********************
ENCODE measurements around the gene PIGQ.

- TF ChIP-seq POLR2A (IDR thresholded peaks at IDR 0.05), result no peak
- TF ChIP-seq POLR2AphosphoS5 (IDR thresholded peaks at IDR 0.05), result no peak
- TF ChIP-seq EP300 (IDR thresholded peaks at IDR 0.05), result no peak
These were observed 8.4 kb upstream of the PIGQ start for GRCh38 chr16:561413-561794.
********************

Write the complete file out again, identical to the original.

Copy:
ENCODE measurements around the gene PIGQ.

- TF ChIP-seq POLR2A (IDR thresholded peaks at IDR 0.05), result no peak
- TF ChIP-seq POLR2AphosphoS5 (IDR thresholded peaks at IDR 0.05), result no peak
- TF ChIP-seq EP300 (IDR thresholded peaks at IDR 0.05), result no peak
These were observed 8.4 kb upstream of the PIGQ start for GRCh38 chr16:561413-561794.